The battle of the mapping software giants continues to get interesting. Nokia on Wednesday finalized the acquisition of 3D street-level imaging specialist Earthmine. 

Nokia will use the acquisition to help bolster the 3D mapping capabilities of Nokia Maps. The company recently gave its mapping software a facelift and renamed the product Nokia Here.

Nokia Finalizes Acquisition Of 3D Mapping Firm Earthmine

The Earthmine acquisition was announced several months ago with Nokia promising to close the deal before the end of 2012.

Members from Earthmine will join the Nokia Location and Commerce business division. Nokia and Earthmine have not revealed terms of the deal which probably involved at least a partial cash payment given Nokia’s poorly performing stock.

Nokia will likely use the company’s know-how to compete against Google Earth and Google Street View, both of which offer Google Maps customers with a unique way to navigate throughout cities and towns.

Earthmine Mapping

It has been a big week for Nokia’s mapping division which on Wednesday relaesed Nokia Here Maps for iOS devices.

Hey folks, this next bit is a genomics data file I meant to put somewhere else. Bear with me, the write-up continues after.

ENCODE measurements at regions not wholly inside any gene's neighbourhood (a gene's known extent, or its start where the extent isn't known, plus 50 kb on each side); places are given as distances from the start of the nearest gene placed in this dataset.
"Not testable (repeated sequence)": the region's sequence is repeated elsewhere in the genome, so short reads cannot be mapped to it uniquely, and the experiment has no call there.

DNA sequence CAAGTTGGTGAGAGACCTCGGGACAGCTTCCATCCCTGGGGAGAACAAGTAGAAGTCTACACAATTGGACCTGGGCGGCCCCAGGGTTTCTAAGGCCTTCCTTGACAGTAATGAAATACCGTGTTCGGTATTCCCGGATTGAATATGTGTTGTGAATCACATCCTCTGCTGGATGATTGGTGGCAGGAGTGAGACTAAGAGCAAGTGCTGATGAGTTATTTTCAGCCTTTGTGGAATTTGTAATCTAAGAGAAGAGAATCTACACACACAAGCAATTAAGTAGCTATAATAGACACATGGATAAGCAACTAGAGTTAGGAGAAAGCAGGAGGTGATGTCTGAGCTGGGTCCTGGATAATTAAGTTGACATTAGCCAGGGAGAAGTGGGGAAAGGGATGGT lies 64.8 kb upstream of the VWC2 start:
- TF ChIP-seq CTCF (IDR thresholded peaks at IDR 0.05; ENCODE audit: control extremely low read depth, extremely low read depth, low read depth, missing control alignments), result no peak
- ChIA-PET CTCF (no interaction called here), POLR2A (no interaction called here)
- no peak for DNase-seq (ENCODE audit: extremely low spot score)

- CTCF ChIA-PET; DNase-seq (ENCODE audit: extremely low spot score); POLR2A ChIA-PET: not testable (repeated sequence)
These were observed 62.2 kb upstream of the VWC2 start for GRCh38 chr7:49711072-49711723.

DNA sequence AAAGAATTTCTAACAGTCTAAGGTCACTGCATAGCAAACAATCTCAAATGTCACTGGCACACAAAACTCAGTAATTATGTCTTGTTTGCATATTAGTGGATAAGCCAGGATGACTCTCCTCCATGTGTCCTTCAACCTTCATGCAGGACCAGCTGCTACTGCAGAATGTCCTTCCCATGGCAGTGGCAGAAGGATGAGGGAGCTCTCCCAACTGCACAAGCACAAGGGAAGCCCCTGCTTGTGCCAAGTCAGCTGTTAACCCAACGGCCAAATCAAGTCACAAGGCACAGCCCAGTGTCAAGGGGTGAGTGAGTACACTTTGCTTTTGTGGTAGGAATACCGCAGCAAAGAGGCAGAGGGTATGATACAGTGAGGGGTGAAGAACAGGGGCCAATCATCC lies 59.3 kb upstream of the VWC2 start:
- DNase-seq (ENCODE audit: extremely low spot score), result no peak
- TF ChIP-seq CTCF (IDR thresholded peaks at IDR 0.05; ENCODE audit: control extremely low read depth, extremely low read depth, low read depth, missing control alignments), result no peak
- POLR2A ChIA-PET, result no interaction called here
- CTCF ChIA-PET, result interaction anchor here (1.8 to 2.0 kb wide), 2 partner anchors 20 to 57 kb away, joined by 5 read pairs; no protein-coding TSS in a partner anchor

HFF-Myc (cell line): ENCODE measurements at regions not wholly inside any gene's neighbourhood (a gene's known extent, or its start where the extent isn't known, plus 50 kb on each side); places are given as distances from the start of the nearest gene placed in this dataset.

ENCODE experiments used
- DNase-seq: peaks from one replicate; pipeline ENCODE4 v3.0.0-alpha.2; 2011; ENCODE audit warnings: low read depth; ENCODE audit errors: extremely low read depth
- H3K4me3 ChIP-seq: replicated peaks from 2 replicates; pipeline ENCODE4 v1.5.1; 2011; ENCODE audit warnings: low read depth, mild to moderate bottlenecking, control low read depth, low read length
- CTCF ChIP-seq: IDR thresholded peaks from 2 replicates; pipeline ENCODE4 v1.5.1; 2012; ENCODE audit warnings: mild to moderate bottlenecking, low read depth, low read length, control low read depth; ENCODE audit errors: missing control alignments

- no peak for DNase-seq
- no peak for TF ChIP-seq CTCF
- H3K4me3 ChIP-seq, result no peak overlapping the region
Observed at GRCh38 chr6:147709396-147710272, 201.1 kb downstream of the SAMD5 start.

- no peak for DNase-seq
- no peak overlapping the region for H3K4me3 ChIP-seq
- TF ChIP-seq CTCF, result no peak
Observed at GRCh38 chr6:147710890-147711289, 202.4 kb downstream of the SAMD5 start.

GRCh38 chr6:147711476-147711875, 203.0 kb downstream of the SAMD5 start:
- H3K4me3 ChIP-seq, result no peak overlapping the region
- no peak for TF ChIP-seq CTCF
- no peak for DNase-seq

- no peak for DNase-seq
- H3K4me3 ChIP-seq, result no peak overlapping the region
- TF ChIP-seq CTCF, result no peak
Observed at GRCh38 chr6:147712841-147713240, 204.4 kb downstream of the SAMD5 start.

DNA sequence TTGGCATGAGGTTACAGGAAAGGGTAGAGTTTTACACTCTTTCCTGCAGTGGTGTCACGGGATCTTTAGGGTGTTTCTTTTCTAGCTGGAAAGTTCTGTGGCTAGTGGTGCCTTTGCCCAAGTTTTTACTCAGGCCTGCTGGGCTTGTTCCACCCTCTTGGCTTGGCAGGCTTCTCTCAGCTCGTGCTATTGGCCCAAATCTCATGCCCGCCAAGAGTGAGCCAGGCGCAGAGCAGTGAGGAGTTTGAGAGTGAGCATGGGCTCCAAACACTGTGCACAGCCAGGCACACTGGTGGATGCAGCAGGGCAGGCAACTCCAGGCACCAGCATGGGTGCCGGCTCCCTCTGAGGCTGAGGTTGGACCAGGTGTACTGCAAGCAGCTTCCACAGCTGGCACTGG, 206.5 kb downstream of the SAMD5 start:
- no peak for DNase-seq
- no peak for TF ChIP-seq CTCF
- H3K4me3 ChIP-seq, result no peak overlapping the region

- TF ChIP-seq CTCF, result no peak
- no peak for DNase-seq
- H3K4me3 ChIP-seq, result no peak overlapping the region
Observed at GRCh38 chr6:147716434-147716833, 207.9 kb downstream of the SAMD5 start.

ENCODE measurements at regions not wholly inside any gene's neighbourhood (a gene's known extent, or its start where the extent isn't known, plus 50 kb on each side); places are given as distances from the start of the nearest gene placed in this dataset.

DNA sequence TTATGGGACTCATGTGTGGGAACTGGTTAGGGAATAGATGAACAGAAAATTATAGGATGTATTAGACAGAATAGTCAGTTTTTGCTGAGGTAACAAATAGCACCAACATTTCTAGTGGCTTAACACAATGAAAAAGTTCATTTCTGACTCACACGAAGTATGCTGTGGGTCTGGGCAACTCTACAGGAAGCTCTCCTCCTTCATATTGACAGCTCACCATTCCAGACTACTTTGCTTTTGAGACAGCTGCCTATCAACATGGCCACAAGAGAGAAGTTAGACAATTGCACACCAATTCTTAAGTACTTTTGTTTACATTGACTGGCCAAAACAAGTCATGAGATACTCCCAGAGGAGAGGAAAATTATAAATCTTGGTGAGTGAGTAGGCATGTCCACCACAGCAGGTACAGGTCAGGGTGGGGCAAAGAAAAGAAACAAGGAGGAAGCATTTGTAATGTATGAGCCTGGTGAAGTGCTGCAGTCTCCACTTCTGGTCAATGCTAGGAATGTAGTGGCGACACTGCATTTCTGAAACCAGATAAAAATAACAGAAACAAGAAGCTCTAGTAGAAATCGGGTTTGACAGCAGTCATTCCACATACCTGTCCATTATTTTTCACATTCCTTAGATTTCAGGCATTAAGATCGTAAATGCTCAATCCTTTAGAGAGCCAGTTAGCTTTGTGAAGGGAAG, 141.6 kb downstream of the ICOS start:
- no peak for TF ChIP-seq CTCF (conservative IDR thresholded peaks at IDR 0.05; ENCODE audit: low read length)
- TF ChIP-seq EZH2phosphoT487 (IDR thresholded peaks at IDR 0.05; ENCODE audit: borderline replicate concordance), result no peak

Nokia will not comment on when Earthmine technology will be implemented but we would be willing to assume the software will arrive as soon as possible.

Following the close of Nokia’s acquisition Earthmine co-CEO John Ristevski said:

“We are very excited to be joining Nokia – a company with a huge presence and vision in mapping. We could not hope for a better place to fulfill and accelerate our mission of indexing the world in 3D.”

Nokia’s mapping division recently signed a long-term deal with Oracle and has promised to continue its expansion efforts with other enterprise customers.

With smartphone sales continuing to slip at the company we could be seeing the transformation of Nokia from a hardware to software manufacturer. If Nokia has taught us one thing since it was founded in 1865 it is that it can transform itself with the changing times, after all this is a company that went from operating a groundwood pulp mill that produced paper to helping usher in the age of mobility.

 

 [Images via shophive & TechCrunch]